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Are we ready for Sydney’s future? - Peter Jensen
Sydney Anglicans ^ | 10/31/2006 | Archbishop Peter Jensen

Posted on 11/03/2006 2:32:35 PM PST by sionnsar

Twenty-first-century people have lived through tumult.

No other generation has experienced such ever-hastening transformation as we have.

We change jobs frequently; we change houses frequently; we learn new communication skills constantly; we suffer relationship transitions which would astonish previous generations.

We have seen Australia turned into a new, non-British nation.

We have been through a moral and spiritual revolution as well as an economic one. September 11, 2001, the Bali bombings and Global Warming have seen us catapulted into a new and frightening world. We experience the vertigo of constant choice.

This poses a problem for churches. Church may represent just about the only place in our lives where there is no variety – it is the same yesterday, today and forever.

Indeed, that may be precisely what we love about church – it is a place of tranquillity in a world of storm. At least here is a pew we can occupy without fear of challenge and demand. In the words of an old hymn, ‘Change and decay in all around I see…’: for us, change, any change, is decay.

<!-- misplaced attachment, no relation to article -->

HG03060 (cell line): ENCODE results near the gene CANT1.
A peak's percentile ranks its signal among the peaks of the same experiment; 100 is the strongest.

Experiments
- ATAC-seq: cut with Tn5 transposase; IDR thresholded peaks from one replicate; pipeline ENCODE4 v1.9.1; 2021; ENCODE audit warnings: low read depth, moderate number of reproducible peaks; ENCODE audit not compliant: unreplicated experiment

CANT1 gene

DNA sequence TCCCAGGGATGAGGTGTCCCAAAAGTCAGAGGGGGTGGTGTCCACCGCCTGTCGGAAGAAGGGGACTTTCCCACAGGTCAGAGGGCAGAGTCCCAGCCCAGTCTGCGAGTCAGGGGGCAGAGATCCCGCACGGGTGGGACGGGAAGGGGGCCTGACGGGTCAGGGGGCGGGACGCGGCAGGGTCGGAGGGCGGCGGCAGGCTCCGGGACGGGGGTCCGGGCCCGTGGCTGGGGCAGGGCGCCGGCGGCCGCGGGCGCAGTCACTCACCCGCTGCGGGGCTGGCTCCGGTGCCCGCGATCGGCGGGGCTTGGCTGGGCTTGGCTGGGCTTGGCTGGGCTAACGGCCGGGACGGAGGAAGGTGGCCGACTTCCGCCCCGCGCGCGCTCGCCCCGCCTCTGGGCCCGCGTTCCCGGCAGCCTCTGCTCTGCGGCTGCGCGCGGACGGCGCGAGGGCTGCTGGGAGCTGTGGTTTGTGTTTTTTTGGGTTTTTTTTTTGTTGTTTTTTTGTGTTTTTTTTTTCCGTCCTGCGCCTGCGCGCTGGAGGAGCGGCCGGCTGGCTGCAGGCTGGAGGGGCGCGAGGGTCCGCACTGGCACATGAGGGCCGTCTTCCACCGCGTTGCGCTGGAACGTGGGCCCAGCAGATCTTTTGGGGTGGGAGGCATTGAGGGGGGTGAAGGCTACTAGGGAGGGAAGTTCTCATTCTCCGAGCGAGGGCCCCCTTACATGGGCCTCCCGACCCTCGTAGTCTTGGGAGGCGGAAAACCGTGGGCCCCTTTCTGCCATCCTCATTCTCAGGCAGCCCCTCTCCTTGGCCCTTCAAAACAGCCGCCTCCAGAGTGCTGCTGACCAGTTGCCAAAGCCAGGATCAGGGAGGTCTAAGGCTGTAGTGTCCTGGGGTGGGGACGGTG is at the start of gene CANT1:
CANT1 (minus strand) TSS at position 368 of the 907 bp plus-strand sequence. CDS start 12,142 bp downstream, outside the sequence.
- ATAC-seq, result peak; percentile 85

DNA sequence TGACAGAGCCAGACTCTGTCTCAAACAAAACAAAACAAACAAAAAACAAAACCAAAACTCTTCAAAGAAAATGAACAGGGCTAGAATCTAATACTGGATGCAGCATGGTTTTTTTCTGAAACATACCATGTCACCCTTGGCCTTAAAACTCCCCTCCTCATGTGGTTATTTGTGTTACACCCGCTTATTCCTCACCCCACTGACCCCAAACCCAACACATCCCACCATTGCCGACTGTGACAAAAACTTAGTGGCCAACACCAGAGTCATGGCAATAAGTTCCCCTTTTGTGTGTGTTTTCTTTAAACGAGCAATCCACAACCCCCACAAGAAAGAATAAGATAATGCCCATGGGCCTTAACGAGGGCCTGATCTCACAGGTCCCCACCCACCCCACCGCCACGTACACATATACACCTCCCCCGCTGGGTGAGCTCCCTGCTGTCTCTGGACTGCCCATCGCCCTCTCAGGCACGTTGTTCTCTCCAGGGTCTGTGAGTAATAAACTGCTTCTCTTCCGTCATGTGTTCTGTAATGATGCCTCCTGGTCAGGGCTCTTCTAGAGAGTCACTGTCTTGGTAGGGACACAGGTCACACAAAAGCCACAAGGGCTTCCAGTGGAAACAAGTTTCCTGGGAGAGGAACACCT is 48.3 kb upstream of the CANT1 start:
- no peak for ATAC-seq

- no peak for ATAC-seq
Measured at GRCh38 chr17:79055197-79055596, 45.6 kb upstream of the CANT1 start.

Is this still a problem in our Diocese? Is necessary change still resisted? Let me take you to a make-believe church I have ‘visited’. The details have been altered; the facts are as I state them.

Demographic change has altered everything outside its doors. The original Anglican population is now tiny, represented by a few lonely souls hanging on to their church, an oasis of peace in a world transformed. When they moved in 50 years ago with their young families, the houses were new, the streets just paved, the only language English, and the Sunday School burgeoning.  Now most of their friends have moved or died, and there are no children of their ethnicity.

The building is conventional for the 1950s and well preserved, even attractive. It abounds with memorials and memorial windows and flags. It is dark inside. The pews are hard; the pulpit is ornate.

The building is heavy with memories; you can sense them as you enter. I was married here; Joy was baptised here; we laughed together at that funny sermon there; the fellowship group always used to sit just there; you asked me that question by the door; it was standing there that I first met Graham; I had to get up on the roof to fix that leak; that is the window in memory of my mother; I was sitting in that pew when I came to know the Lord. 

Am I mocking this? In no way. When St Barnabas’, Broadway was destroyed by fire, a church which we attended for a dozen or so years, it was as if someone had taken our family photo album and trashed it. Key memories have been assaulted, torn from their context in space and erased.

But this ‘make-believe’ church actually repels newcomers. It is not really interested.

If by some miracle newcomers of a different ethnicity arrive, they cannot cope.

We call it vandalism – when people who know nothing of the past, people who care nothing for our past, people who are different, enter the church and take it over. But although we are glad to see the church fill up again, we are not glad that it is with people who are so different. And when they want to make changes to the things we do, we frustrate them.